Reb Atadero played the central title character Benjamin Braddock.  His name is familiar, but I am not really sure I have seen him before on the stage.  But after this play, he will definitely be remembered. Benjamin Braddock will be his signature role. Again it was in the first act where Atedero definitely shone in all his naive, nervous, stuttering charm with all the excellently written lines for his character.  I am sure it was difficult for him not to be self-conscious during that long scene where he had to strut around the stage clad in his "not-too-tighty whities" just after he had a naughty romp in bed with a beautiful naked lady, but he was able to pull this off with confidence.

Cara Barredo played a delightful Elaine.  I can completely see why Benjamin would fall for a girl like her, given the odds.  Even if her best scene was also in Act I when Benjamin brought Elaine to a stripper joint, but it was her scenes that lit up the rather dreary Act II.  She makes me smile whenever I see her on stage.

The supporting cast was excellent.  Jeremy Domingo was once again very convincing as the devastated Mr. Robinson, as intense as ever.  His confrontation scene with Benjamin in Act II was his highlight.  Joel Trinidad stole several scenes in his hilarious multiple roles as hotel manager, psychologist and priest.  This play's Director Jaime del Mundo tackled the role of Benjamin's father, Mr. Braddock, with authority.   The actress who played the stripper (Natalie Everett) was truly daring with her jiggly burlesque dancing, just as it was done in the movie.  Angela Padilla though looked too young to be credible Benjamin's mother. 

I also have to comment on the music.  This classically beautiful moody music  by Simon and Garfunkel is the heart of the original movie.  In this play, a guy was singing "Sounds of Silence" and "Mrs. Robinson" et al live (?), a capella, unplugged.  There were many times when the singer would be off key, be unsure with lyrics or would suddenly shift pitches mid-song.  Is this done on purpose for effect? I do not know.  I knew this isn't a musical, but I wish this singer sang better, instead of sounding careless or haphazard.  The disappointing singing was distracting from, rather than enhancing the mood, in my opinion.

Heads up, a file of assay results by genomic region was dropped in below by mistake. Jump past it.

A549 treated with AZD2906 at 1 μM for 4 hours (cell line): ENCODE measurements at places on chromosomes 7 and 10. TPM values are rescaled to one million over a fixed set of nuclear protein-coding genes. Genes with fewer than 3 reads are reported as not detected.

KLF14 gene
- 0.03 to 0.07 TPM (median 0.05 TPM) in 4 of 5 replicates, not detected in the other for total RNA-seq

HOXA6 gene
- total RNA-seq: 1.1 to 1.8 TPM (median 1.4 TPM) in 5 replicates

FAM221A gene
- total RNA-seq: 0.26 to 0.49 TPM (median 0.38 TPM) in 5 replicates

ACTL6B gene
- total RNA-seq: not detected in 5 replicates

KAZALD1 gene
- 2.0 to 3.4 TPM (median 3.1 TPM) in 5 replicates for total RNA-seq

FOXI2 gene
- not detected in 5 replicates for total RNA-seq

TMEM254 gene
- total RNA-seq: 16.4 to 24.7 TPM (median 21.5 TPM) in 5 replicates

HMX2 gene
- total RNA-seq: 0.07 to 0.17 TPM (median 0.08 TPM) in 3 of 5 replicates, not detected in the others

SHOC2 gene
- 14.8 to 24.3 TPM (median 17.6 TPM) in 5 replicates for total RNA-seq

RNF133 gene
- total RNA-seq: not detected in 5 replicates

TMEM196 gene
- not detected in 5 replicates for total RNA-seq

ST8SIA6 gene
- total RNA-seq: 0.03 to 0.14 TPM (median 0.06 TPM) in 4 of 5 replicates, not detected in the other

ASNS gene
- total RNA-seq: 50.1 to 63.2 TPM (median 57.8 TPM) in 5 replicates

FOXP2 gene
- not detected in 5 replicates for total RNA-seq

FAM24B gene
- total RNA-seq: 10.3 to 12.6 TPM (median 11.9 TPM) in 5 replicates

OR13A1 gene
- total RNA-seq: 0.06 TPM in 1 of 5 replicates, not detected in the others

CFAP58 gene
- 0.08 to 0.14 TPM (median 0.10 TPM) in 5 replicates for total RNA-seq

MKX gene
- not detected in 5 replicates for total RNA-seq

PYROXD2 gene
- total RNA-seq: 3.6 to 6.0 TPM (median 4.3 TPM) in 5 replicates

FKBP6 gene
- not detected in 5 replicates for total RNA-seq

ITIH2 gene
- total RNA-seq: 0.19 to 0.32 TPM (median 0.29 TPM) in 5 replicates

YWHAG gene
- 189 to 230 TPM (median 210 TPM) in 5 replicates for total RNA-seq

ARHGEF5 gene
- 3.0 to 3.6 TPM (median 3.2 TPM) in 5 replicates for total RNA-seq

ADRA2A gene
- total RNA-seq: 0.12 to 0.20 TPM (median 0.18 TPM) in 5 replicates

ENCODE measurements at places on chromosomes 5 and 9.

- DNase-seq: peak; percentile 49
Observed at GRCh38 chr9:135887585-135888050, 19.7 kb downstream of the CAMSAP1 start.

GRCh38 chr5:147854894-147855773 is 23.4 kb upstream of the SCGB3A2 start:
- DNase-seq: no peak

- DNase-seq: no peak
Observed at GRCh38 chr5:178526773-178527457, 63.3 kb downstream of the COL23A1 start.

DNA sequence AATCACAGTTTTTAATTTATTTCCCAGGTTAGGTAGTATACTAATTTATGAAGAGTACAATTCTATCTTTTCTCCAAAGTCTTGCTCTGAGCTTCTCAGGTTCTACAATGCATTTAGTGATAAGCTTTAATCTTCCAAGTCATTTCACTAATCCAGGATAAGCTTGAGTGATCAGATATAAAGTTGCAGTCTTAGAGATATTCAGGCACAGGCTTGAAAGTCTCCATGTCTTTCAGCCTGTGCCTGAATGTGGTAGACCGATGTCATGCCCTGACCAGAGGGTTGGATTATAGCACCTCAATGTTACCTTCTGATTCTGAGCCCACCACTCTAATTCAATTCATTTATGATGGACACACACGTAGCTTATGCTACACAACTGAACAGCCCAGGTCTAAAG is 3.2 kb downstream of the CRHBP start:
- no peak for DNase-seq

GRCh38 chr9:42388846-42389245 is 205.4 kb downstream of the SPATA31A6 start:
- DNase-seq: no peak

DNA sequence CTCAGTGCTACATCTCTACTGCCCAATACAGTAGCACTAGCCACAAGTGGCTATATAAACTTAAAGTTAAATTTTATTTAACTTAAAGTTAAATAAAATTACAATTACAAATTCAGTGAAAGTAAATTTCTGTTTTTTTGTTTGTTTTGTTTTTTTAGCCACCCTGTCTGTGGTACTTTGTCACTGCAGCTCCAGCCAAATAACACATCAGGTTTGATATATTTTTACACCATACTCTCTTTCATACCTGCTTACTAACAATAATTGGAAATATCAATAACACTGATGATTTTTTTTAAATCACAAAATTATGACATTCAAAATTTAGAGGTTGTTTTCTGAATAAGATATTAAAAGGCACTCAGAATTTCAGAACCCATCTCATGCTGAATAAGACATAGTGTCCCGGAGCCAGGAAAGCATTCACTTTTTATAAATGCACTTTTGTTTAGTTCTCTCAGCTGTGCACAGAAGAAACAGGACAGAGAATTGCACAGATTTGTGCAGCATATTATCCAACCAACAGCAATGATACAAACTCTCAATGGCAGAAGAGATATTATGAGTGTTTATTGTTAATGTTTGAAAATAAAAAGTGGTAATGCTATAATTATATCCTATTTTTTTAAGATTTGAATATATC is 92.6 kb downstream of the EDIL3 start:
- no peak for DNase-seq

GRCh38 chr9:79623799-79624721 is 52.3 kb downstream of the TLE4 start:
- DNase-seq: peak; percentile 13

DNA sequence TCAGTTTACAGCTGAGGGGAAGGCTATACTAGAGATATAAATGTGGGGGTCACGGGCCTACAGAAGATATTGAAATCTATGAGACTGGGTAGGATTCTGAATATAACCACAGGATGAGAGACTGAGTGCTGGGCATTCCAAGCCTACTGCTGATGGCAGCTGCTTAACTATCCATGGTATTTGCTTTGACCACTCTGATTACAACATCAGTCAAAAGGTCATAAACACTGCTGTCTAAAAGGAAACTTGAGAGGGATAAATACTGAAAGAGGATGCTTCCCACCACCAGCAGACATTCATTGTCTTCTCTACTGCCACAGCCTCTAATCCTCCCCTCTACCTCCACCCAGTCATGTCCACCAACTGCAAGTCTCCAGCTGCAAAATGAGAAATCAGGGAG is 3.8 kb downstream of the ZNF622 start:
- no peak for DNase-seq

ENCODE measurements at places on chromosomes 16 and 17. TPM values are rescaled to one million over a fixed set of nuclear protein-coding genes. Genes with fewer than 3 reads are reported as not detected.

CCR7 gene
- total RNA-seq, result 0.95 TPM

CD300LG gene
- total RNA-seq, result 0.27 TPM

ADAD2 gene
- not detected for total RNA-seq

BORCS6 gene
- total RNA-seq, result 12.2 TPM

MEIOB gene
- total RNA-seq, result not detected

As for the minimalist set,  I was admiring the very deep and wide stage (they even covered the orchestra pit) with one bed at the back wall.  This back wall will play with our sense of perspective as the play proceeds.  The shutters on the doors on both sides provided for very dramatic lighting effects.  

"The Graduate" is one very mature comedy that also demands maturity from its audience. Act I is perfectly written and staged -- a true audience-pleaser.  I think because of how fantastic Act I was, people can expect too much from Act II which it may not deliver for all.  I guess there is not much that can be done with the way the play had been written even though I felt that the play could have been tightened more during those many wordy scenes that bog the play down, especially in Act II. Overall though, the play is both fun and thought-provoking.  Once again, it was the talents of the Filipino actors that really make this play come alive and be so vital despite its inherent limitations.


“The Graduate” shows are scheduled on April 5, 6, 7, 12, 13, 14, 19, 20, 21, 26, 27 and 28, at Onstage, Greenbelt 1, Makati.  Because of the nudity and mature themes, this is Rated R.  Only adults 18 year-old and above are allowed to enter.

For ticket reservations, call Rep at (02) 571-6926 or Ticketworld at (02) 891-9999.